Queensland couple Neil McLean and Gai Reid journeyed to Europe to enjoy some authentic travel, ‘living like locals’. The result? They spent 300 days pet- and house-sitting their way across four countries, spending less than it would cost them to live at home. Plus they started a new business, Village to Villa – and even made a TV series about it!
When we set off on a year-long, four-country pet- and house-siting journey, we started at home in Australia. That made us confident about the next phase. We spent most of the next year in France, UK and Italy, travelling some 30,000km by air and 36,000km by car. Along the way we picked up a lot of helpful tips for a smooth journey. If you’re new to pet- and house-sitting or if you’re already a fan, we hope you can take away some tips that will enhance your time at your various destinations.
The time of the year when you visit can make a big difference to your experience. If you’re used to cold climates, you may want to go to a warmer region and vice versa. Many sits may be booked months before the actual scheduled time, so do your homework on this one. Another thing is to pay attention to is the time of the local tourist season and will there be any major events taking place nearby?
This is crucial in the decision-making process: only apply for sits that involve animals you know you can manage. These animals will be relying on you for their well-being, and their anxious owners need to know that their precious pets are being well looked after. We avoided farm animals and reptiles! The number of animals and how much exercise they need is also important.
Example: In our truly magnificent location in the Cotswolds (UK) there were three cats, who pretty much came and went at their leisure, but there were also two large black labradors – wonderfully entertaining, boisterous and enthusiastic. We adored them. The challenge was giving them the exercise and play they were used to enjoying. Also, at times their physical strength could be overwhelming.
Choose your house- and pet-sitting options carefully to maximise your time, either relaxing or exploring your new region.
Example: In Scotland we looked after a large modern home that came complete with gardener and cleaner. All we had to do was enjoy the home and care for a sweet old cat. Bekky was a delight to be around and we encouraged her cuddles. Easy job! It allowed us time to leave the property and explore the amazing scenery and history of the region.
Try to arrive a day early to get to know the owners and the animals. On the day the owners are scheduled to take off they’re usually excited and keen to get going. Also, they want to cause their pets the least stress, so they tend to get away as soon as possible. This leaves little time for the ‘handover’. Getting there several hours early or the day before gives you an opportunity to see how the house ‘works’ – and get to know everyone over a meal. We always take a bottle of red and one of white!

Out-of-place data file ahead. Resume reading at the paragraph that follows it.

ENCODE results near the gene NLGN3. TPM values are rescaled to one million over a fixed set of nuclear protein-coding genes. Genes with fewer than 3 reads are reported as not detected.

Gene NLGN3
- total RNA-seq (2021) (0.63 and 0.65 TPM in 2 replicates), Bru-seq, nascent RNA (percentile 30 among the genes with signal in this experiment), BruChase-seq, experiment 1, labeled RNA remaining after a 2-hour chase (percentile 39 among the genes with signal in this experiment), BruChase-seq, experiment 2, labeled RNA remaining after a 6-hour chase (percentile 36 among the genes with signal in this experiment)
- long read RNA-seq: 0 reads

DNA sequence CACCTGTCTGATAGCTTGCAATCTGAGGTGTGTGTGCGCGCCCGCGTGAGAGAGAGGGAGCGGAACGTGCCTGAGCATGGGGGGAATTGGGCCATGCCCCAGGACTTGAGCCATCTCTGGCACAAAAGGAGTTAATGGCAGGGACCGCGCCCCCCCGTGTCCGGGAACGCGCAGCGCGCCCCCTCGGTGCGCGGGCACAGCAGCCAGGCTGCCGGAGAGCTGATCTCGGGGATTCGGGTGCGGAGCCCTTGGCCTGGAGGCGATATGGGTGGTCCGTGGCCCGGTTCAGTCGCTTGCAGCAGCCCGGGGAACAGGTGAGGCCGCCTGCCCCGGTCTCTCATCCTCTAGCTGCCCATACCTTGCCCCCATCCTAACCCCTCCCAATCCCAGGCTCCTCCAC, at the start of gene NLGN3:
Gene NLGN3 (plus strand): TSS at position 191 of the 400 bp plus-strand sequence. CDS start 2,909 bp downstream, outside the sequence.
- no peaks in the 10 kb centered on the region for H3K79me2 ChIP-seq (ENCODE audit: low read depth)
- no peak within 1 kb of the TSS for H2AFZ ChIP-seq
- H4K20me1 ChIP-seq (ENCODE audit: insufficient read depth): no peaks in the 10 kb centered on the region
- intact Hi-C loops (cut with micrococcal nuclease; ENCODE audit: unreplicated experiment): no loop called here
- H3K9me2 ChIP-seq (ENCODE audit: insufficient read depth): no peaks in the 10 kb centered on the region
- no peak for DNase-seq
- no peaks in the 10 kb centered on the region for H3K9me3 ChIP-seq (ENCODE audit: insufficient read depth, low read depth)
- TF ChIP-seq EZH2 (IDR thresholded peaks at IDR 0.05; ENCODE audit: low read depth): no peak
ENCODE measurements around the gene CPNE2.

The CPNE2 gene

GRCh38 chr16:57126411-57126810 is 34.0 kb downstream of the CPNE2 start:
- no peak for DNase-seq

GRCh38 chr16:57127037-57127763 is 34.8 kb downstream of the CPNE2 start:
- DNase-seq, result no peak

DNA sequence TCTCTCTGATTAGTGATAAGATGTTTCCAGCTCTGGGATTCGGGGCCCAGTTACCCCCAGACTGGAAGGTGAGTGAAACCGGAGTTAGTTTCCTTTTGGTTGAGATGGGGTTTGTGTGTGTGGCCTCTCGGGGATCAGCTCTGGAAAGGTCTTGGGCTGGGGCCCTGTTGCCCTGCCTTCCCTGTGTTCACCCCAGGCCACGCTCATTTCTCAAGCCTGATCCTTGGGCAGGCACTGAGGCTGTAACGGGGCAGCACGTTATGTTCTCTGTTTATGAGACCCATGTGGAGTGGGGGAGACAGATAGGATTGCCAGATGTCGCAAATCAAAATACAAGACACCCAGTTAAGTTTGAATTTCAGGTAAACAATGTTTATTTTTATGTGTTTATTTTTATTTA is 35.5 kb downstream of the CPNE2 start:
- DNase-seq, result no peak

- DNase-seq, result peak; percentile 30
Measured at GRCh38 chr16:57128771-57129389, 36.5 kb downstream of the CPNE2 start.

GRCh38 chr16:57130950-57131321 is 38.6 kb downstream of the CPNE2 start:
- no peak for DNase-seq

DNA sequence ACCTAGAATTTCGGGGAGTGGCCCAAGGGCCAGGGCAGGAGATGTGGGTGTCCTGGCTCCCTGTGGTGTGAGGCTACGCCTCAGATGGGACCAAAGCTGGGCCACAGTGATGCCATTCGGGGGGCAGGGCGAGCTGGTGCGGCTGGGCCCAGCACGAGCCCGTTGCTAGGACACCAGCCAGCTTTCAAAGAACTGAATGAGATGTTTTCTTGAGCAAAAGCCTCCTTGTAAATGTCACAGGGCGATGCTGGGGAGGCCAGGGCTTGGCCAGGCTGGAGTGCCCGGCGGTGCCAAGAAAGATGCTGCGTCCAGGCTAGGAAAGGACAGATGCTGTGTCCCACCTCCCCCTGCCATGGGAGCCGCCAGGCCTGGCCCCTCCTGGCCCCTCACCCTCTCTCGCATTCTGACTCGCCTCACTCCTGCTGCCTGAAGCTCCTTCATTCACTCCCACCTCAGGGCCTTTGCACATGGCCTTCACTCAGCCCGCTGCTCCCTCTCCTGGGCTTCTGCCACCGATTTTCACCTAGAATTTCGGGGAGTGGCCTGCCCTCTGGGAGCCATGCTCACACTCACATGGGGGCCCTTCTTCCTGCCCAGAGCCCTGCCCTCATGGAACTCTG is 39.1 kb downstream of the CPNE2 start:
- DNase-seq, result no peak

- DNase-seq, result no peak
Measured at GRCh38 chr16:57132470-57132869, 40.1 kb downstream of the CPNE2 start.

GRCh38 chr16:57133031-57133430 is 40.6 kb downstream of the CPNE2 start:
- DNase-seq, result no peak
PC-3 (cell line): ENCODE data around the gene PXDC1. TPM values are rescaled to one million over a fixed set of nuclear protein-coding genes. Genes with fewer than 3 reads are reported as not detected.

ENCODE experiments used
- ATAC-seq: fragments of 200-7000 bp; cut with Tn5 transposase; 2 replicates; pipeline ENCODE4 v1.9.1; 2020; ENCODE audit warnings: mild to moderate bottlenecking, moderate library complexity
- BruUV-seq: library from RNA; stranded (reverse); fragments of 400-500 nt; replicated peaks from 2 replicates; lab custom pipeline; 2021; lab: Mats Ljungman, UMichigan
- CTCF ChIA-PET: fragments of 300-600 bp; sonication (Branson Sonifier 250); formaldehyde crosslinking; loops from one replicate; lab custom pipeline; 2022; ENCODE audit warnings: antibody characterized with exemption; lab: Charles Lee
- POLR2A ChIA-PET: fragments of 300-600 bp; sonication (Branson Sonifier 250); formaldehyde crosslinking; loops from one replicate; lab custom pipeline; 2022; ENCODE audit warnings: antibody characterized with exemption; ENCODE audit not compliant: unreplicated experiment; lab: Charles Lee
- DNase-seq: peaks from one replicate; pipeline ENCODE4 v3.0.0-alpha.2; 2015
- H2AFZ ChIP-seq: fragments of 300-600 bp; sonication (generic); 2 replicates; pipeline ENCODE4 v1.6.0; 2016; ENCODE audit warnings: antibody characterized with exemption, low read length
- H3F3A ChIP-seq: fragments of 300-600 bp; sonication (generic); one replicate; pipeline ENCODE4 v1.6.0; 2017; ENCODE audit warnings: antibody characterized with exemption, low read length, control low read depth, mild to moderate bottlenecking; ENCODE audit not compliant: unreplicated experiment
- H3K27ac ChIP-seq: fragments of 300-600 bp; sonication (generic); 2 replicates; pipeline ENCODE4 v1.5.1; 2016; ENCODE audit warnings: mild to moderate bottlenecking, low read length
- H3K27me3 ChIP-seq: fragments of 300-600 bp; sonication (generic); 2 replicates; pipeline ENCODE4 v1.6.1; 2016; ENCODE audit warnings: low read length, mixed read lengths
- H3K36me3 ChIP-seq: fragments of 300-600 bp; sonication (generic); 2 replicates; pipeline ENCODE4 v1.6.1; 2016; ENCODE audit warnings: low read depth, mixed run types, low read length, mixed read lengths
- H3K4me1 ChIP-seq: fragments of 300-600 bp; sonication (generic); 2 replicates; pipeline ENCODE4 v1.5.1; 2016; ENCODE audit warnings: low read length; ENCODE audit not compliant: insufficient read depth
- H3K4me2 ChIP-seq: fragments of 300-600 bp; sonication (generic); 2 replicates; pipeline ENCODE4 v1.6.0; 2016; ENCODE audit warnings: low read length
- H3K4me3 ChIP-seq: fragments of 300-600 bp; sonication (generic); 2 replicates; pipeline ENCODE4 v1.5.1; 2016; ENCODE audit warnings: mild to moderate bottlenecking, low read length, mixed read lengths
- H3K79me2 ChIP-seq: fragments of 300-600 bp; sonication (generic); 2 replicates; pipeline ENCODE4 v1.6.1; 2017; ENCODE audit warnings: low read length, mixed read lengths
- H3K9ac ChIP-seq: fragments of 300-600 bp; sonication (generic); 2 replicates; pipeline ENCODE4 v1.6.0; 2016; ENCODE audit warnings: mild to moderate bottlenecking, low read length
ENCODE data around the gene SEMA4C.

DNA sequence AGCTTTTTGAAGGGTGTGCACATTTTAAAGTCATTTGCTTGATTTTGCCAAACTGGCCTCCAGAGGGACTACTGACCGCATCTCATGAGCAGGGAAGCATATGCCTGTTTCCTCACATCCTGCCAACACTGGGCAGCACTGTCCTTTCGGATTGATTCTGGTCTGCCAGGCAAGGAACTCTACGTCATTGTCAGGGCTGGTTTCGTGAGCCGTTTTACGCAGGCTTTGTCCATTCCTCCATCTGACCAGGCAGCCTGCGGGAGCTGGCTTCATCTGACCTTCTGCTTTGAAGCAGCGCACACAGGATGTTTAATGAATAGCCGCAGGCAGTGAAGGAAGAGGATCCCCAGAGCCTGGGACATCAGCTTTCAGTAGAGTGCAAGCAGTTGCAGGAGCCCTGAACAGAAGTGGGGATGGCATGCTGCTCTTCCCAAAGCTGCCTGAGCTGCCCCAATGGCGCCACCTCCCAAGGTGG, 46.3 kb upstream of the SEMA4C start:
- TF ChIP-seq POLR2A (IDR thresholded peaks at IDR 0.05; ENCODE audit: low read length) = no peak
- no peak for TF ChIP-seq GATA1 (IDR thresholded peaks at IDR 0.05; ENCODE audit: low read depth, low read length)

Some owners are extremely organised, with a folder of information. Others will get caught up in the excitement of it all and simply forget to tell you key information. Make sure you get things such as emergency contacts, the contact details for the local vet, feeding instructions for the animals and other useful things like the locations of the best restaurants, banks, post office and medical facilities. A guide book can be your best friend! As a further safeguard, when the owner is explaining how the property runs, use your phone video to record key instructions.
The owners’ number-one priority is usually their animals. Many view their pets as ‘family’ and treat them like that. In a lot of cases, the animals get the ‘run’ of the house, which means they’re used to doing whatever they do, including sleeping on furniture, by the fire and hanging around the kitchen during meal preparation.
Example: If pets are mostly ‘inside’ dogs or cats, they will often sleep on the bed with the owners. If you’re used to this as a pet owner yourself, it will be smooth sailing. However, if you’re not up for this, it can cause some stress for the animals… and you, too! The key is to find out by asking the question… where do the animals sleep?
Understand the ‘routine’ of the animals and stick with it. This is probably the key to having a great house- and pet-sitting experience. Just like some children, when the ‘boss’ is away the animals tend to push the boundaries a bit to see what they can get away with!
It’s a great idea to ask the owner to notify their friends, neighbours and relatives that you’ll be holding the fort for a while.
Example: In Italy, the owners tapped us in to their network of friends and people who do work at their property. We were invited to a big dinner celebration; to pick olives at a family farm; to go truffle hunting with experts. We met some fabulous people who have since become friends. It can also be handy when something goes wrong – like the hot water stops working or the central heating goes cold. A list of names and numbers of people who can come running when you need them is gold.
Being responsible for a home (often a large one), property and animals can weigh heavily on you at times. Never take on more than you know you can handle easily. Go with the flow of it all and view it as a valuable experience.
To read more about Neil and Gai’s adventures in global house-sitting, keep an eye out for their ‘Living like locals’ blog, with a new story featuring on Travel at 60 – and a new video on Youtube – every week. They also made a series about their time in Europe, called Village to Villa… Living like Locals, which you can see on Amazon Prime.